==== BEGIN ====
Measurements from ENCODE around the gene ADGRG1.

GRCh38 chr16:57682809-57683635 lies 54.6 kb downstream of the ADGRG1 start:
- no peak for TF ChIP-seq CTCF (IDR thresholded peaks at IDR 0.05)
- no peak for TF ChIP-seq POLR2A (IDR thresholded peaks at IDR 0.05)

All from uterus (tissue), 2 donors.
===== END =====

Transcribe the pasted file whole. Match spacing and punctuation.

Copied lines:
Measurements from ENCODE around the gene ADGRG1.

GRCh38 chr16:57682809-57683635 lies 54.6 kb downstream of the ADGRG1 start:
- no peak for TF ChIP-seq CTCF (IDR thresholded peaks at IDR 0.05)
- no peak for TF ChIP-seq POLR2A (IDR thresholded peaks at IDR 0.05)

All from uterus (tissue), 2 donors.